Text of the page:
Formats time, an ‘hh:mm:sss’ time string or a number in seconds, as a string in the ISO time format. `

addTime(time1, time2)

Sums time2 and time1, which may be ‘hh:mm:sss’ time strings or numbers in seconds, and returns time as a number in seconds. time1 may contain hours outside the range 0-24 or minutes or seconds outside the range 0-60. For example, to add 75 minutes to a list of times you may write:

const laters ='00:75'));

floorTime(token, time)

Floors time to the start of the nearest token, where token is one of:

  • 'w' Week
  • 'd' Day
  • 'h' Hour
  • 'm' Minute
  • 's' Second
  • 'ms' Millisecond

time may be an ISO time string or a time in seconds. Returns a time in seconds.

const hourCounts ='h'));


An observer is an ES6 Proxy of an object that intercepts and reports mutations. Import and create an observer:

import { Observer, observe } from '/fn/module.js';
const data = Observer({ value: true });

There is only ever one observer per object, ie, calling Observer(object) multiple times with the same object (or proxy of that object) always returns the same observer proxy. Observers can be observed for mutations with the observe function:

observe('value', console.log, data);

Mutations made to the observer proxy's value property are now logged to the console.

data.value = false;   // Logs `false`

observe(path, fn, object [, init])

Observe path in object and call fn(value) with the value at the end of that path when it mutates. Returns a function that destroys this observer.

The callback fn is called immediately on initialisation if the value at the end of the path is not equal to init. In the default case where init is undefined, paths that end in undefined do not cause the callback to be called.

(To force the callback to always be called on setup, pass in NaN as an init value. In JS NaN is not equal to anything, even NaN, so it always initialises.)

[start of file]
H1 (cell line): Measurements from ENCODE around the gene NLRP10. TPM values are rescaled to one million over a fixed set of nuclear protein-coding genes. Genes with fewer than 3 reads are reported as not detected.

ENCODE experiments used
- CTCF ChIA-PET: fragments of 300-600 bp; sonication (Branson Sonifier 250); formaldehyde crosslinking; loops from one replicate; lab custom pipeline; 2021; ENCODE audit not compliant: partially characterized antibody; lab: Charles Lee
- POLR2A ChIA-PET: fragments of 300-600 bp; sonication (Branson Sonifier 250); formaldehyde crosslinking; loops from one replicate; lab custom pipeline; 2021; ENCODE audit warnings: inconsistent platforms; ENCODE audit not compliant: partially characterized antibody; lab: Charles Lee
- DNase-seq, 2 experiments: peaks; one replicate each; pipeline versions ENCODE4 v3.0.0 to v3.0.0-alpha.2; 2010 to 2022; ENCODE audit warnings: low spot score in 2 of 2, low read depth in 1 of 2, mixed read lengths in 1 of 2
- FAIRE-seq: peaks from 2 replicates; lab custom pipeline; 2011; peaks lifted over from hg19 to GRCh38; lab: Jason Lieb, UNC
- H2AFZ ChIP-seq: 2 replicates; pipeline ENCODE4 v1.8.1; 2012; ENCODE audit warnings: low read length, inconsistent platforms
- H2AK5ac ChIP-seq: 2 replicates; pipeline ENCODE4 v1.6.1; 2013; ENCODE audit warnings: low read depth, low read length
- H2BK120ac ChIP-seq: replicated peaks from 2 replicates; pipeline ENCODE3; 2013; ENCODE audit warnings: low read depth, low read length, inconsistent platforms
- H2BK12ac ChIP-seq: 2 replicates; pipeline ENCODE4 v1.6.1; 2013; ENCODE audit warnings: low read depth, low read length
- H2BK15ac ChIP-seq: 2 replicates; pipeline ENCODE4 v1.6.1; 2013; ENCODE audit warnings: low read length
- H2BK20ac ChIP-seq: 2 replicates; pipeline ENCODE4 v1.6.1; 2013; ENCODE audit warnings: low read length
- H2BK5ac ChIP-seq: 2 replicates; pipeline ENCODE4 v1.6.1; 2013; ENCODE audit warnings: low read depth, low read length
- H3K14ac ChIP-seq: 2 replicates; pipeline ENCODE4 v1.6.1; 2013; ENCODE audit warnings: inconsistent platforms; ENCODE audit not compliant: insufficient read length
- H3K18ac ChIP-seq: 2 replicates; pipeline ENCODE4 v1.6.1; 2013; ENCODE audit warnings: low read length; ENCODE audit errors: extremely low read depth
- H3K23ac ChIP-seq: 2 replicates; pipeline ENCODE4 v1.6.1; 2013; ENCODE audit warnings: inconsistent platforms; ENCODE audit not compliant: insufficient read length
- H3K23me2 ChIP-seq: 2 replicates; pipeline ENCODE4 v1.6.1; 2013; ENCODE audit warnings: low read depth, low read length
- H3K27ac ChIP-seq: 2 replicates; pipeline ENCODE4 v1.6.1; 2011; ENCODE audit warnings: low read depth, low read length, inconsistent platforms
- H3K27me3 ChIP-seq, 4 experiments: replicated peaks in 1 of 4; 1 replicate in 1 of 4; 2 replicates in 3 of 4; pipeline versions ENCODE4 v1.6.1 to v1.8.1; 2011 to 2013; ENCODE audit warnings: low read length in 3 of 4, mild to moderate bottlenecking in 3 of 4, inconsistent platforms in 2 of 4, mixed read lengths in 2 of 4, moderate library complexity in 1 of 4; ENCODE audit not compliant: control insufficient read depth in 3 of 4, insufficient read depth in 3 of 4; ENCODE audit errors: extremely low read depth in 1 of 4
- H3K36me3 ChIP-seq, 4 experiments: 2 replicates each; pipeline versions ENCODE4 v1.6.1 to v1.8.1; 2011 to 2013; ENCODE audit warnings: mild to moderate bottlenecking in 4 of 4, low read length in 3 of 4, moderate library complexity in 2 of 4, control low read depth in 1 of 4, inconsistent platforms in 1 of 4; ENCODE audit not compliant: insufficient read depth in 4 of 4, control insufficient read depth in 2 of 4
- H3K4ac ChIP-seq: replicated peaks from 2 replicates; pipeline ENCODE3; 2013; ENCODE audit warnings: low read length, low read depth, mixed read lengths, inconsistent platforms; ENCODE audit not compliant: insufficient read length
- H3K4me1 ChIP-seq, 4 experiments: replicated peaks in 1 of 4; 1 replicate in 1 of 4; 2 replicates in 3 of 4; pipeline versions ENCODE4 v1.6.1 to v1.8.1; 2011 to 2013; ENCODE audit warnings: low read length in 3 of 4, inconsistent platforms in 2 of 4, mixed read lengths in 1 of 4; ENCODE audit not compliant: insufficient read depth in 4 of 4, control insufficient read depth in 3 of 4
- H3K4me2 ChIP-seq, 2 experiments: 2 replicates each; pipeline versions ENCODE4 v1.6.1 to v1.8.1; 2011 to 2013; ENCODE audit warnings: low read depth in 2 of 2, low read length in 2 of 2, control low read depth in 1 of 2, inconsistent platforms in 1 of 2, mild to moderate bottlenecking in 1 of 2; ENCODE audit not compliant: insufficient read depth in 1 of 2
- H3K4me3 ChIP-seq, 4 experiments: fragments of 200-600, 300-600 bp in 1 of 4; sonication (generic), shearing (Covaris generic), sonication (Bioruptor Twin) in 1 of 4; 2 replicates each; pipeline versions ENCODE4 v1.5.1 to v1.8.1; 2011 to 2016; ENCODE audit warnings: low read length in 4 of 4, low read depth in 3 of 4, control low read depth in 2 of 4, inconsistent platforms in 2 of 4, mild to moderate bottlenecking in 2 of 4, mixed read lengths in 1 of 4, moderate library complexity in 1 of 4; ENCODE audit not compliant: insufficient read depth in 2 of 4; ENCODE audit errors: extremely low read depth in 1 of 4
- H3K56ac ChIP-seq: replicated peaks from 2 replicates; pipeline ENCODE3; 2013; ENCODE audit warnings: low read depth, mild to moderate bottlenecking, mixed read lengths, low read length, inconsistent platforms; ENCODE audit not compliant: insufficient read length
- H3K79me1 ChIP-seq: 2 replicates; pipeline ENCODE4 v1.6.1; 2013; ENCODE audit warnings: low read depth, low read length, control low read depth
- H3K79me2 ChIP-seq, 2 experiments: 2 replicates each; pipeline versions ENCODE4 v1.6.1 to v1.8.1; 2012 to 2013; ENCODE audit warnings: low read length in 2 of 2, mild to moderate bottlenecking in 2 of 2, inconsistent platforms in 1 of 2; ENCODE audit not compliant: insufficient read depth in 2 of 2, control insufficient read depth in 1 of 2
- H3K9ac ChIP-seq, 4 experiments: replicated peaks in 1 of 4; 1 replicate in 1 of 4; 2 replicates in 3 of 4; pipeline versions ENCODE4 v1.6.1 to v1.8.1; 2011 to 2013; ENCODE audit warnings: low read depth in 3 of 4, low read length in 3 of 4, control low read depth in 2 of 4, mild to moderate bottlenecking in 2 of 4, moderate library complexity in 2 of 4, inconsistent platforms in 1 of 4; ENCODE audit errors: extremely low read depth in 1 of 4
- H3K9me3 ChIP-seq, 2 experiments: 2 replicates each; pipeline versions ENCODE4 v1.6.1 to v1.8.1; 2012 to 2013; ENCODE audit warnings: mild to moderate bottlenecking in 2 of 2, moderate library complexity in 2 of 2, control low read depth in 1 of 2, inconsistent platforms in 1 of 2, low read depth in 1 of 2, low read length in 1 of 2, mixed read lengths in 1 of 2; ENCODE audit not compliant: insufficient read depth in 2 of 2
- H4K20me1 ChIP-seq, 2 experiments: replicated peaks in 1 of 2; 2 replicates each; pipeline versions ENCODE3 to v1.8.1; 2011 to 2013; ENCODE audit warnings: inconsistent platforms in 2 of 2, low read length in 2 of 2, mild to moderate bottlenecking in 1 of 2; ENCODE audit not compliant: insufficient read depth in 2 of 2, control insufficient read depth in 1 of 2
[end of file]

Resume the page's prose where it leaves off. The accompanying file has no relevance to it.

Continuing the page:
Import and create a stream:

import { Stream } from '/fn/module.js';
const stream = Stream.of(1,2,3,4);



Reflects the running status of the stream. When all values have been consumed status is 'done'.



Pushes a value (or multiple values) into the head of a writeable stream. If the stream is not writeable, it does not have a .push() method.



Flattens a stream of streams or arrays into a single stream.


Maps values to lists – fn(value) must return an array, functor, stream (or any other duck with a .shift() method) and flattens those lists into a single stream.


Maps values to the result of fn(value).


Merges this stream with stream, which may be an array, array-like or functor.

.scan(fn, seed)

Calls fn(accumulator, value) and emits accumulator for each value in the stream.



Filter values according to the truthiness of fn(value).


When the stream has a values buffered, passes the last value in the buffer.


Filters the stream to the nth value and above.


Filters the stream to the first n values.


Throttles values such that the latest value is emitted every time seconds. Other values are discarded. The parameter time may also be a timer options object, an object with { request, cancel, now } functions, allowing the creation of, say, and animation frame throttle.


Emits the latest value only after time seconds of inactivity. Other values are discarded.

.combine(fn, stream)

Combines the latest values from this stream and stream via the combinator fn any time a new value is emitted by either stream.



Creates a read-only copy of the stream.


Thirstilly consumes the stream, calling fn(value) whenever a value is available.


Consumes the stream when stopped, calling fn(value) with the last value read from the stream.

.fold(fn, accumulator)

Consumes the stream when stopped, calling fn(accumulator, value) for each value in the stream. Returns a promise.


Reads a value from the stream. If no values are in the stream, returns undefined. If this is the last value in the stream, stream.status is 'done'.



Calls fn() after the stream is stopped and all values have been drained.


If the stream’s producer is startable, starts the stream.


Stops the stream. No more values can be pushed to the stream and any consumers added will do nothing. However, depending on the stream’s source the stream may yet drain any buffered values into an existing consumer before entering 'done' state. Once in 'done' state a stream is entirely inert.